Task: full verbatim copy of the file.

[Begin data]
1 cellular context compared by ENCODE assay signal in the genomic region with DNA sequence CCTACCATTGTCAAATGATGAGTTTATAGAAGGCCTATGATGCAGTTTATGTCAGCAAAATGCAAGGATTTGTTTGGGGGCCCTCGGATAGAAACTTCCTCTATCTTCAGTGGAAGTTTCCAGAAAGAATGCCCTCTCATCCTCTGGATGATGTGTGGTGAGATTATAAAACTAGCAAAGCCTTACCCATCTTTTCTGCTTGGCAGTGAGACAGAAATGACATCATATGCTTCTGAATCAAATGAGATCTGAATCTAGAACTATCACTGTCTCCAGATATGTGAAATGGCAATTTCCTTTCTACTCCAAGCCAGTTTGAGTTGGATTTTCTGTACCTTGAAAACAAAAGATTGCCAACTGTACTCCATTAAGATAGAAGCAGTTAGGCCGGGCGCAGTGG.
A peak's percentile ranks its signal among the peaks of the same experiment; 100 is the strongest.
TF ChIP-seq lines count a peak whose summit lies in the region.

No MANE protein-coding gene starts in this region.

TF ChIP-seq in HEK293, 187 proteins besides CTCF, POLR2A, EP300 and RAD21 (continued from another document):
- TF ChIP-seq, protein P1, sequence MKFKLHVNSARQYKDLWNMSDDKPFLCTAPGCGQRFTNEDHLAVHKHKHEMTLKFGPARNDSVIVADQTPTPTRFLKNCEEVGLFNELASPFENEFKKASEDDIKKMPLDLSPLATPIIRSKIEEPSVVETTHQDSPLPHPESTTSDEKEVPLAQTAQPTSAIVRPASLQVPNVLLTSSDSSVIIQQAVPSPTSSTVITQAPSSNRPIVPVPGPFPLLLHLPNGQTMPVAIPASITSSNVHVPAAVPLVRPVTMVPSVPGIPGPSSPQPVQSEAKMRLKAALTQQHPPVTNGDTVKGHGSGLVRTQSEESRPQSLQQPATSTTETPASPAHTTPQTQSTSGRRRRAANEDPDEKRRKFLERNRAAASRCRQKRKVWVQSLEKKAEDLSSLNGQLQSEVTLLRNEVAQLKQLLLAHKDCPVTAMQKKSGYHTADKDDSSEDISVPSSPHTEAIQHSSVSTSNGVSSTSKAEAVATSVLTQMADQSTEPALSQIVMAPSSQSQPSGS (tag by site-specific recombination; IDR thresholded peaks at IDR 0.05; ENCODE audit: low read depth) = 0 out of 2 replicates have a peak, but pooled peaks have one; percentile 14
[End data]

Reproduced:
1 cellular context compared by ENCODE assay signal in the genomic region with DNA sequence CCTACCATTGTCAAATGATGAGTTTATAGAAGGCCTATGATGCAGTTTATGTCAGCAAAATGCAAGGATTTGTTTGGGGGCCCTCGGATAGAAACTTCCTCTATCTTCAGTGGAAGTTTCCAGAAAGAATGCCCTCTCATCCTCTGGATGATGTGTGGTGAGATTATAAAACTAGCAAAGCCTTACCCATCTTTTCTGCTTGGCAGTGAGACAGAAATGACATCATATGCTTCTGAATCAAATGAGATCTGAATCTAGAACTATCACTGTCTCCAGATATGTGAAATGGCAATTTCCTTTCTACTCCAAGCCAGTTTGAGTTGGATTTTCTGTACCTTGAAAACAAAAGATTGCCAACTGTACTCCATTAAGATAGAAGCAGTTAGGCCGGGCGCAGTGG.
A peak's percentile ranks its signal among the peaks of the same experiment; 100 is the strongest.
TF ChIP-seq lines count a peak whose summit lies in the region.

No MANE protein-coding gene starts in this region.

TF ChIP-seq in HEK293, 187 proteins besides CTCF, POLR2A, EP300 and RAD21 (continued from another document):
- TF ChIP-seq, protein P1, sequence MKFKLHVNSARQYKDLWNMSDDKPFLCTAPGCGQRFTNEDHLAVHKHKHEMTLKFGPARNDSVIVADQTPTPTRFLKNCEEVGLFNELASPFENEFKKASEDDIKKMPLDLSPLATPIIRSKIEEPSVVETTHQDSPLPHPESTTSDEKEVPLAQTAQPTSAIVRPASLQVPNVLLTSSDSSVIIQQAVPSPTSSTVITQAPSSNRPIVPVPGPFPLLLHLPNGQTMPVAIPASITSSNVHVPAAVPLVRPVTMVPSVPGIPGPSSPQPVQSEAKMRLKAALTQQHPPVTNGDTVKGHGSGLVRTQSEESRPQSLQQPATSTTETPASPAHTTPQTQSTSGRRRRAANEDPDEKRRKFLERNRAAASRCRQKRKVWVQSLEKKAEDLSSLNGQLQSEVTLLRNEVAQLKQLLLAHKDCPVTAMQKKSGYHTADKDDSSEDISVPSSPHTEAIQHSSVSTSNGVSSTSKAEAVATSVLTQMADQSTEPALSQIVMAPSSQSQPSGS (tag by site-specific recombination; IDR thresholded peaks at IDR 0.05; ENCODE audit: low read depth) = 0 out of 2 replicates have a peak, but pooled peaks have one; percentile 14